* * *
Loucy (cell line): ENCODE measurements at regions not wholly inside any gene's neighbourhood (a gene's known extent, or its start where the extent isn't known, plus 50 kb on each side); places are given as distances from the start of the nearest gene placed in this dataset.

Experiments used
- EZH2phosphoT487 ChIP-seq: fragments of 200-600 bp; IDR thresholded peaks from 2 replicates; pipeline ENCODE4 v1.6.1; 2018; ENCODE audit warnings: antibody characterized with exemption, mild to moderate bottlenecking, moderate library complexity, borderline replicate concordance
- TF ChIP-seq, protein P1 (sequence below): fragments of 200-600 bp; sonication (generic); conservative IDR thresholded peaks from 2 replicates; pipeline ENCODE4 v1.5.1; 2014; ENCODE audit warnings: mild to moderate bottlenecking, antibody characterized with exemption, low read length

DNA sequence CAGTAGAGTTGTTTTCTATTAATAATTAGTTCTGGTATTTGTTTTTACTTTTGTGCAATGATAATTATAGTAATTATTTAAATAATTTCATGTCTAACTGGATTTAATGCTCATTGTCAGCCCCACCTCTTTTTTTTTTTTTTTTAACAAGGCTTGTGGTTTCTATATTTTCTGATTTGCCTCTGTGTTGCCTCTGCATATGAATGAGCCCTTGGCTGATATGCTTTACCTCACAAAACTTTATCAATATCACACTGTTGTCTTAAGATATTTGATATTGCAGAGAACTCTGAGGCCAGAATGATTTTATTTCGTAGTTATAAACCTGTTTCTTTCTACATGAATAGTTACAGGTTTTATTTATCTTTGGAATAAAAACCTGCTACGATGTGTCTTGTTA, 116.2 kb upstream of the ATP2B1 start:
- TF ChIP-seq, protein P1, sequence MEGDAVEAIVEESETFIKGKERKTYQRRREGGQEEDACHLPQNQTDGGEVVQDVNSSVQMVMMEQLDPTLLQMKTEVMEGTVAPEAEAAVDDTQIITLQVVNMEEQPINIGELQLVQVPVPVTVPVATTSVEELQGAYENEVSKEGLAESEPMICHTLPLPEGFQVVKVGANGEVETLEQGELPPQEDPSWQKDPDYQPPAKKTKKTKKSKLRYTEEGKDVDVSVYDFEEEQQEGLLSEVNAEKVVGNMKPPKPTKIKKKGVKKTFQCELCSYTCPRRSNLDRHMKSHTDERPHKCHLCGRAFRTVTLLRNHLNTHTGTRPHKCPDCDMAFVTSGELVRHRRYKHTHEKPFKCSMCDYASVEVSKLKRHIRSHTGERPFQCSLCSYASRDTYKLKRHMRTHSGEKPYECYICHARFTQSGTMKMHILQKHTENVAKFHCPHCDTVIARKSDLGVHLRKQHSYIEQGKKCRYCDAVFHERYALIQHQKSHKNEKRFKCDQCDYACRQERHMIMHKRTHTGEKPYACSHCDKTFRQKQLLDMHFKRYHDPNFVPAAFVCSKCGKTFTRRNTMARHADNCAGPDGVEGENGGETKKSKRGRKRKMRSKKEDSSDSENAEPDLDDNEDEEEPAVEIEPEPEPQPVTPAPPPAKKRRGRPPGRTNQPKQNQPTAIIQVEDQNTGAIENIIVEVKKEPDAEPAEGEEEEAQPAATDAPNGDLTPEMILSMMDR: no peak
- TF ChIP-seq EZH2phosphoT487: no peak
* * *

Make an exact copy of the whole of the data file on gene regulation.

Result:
Loucy (cell line): ENCODE measurements at regions not wholly inside any gene's neighbourhood (a gene's known extent, or its start where the extent isn't known, plus 50 kb on each side); places are given as distances from the start of the nearest gene placed in this dataset.

Experiments used
- EZH2phosphoT487 ChIP-seq: fragments of 200-600 bp; IDR thresholded peaks from 2 replicates; pipeline ENCODE4 v1.6.1; 2018; ENCODE audit warnings: antibody characterized with exemption, mild to moderate bottlenecking, moderate library complexity, borderline replicate concordance
- TF ChIP-seq, protein P1 (sequence below): fragments of 200-600 bp; sonication (generic); conservative IDR thresholded peaks from 2 replicates; pipeline ENCODE4 v1.5.1; 2014; ENCODE audit warnings: mild to moderate bottlenecking, antibody characterized with exemption, low read length

DNA sequence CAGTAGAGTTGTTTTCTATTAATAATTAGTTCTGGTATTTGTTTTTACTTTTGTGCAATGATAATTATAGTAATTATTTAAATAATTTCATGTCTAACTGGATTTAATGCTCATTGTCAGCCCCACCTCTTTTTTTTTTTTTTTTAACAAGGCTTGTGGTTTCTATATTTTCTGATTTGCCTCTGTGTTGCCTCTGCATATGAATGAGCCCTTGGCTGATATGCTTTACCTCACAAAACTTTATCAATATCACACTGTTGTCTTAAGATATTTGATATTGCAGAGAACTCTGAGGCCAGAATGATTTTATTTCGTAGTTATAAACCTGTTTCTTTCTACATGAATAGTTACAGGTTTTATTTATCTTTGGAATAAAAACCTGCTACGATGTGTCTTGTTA, 116.2 kb upstream of the ATP2B1 start:
- TF ChIP-seq, protein P1, sequence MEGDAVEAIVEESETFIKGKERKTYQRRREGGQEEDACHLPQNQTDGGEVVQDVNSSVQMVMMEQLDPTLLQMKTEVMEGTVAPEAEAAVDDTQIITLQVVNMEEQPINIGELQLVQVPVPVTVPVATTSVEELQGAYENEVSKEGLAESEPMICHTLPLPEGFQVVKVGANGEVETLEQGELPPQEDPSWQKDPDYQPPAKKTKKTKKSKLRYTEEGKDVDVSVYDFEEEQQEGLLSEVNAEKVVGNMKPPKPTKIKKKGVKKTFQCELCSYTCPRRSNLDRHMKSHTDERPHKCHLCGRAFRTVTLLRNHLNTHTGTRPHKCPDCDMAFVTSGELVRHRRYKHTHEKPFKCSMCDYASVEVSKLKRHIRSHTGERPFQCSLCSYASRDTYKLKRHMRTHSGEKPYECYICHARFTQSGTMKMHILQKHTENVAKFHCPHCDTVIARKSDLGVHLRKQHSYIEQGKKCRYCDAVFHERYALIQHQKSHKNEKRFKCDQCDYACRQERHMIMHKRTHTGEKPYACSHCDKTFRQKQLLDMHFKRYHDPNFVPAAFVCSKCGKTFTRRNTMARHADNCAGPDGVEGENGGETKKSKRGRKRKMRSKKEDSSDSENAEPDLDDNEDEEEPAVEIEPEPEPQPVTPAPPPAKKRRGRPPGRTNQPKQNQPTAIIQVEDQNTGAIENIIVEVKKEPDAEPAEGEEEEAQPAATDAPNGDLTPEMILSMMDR: no peak
- TF ChIP-seq EZH2phosphoT487: no peak